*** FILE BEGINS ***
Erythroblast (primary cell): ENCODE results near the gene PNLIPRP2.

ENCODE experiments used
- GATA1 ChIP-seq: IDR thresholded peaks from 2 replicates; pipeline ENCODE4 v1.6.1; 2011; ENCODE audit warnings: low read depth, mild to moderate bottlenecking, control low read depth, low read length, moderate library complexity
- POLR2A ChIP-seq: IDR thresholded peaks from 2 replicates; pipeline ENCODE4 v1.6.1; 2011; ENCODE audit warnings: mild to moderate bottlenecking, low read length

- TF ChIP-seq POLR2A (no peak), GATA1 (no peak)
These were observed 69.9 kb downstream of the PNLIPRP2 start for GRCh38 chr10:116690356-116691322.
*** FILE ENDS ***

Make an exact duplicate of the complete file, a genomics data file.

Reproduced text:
Erythroblast (primary cell): ENCODE results near the gene PNLIPRP2.

ENCODE experiments used
- GATA1 ChIP-seq: IDR thresholded peaks from 2 replicates; pipeline ENCODE4 v1.6.1; 2011; ENCODE audit warnings: low read depth, mild to moderate bottlenecking, control low read depth, low read length, moderate library complexity
- POLR2A ChIP-seq: IDR thresholded peaks from 2 replicates; pipeline ENCODE4 v1.6.1; 2011; ENCODE audit warnings: mild to moderate bottlenecking, low read length

- TF ChIP-seq POLR2A (no peak), GATA1 (no peak)
These were observed 69.9 kb downstream of the PNLIPRP2 start for GRCh38 chr10:116690356-116691322.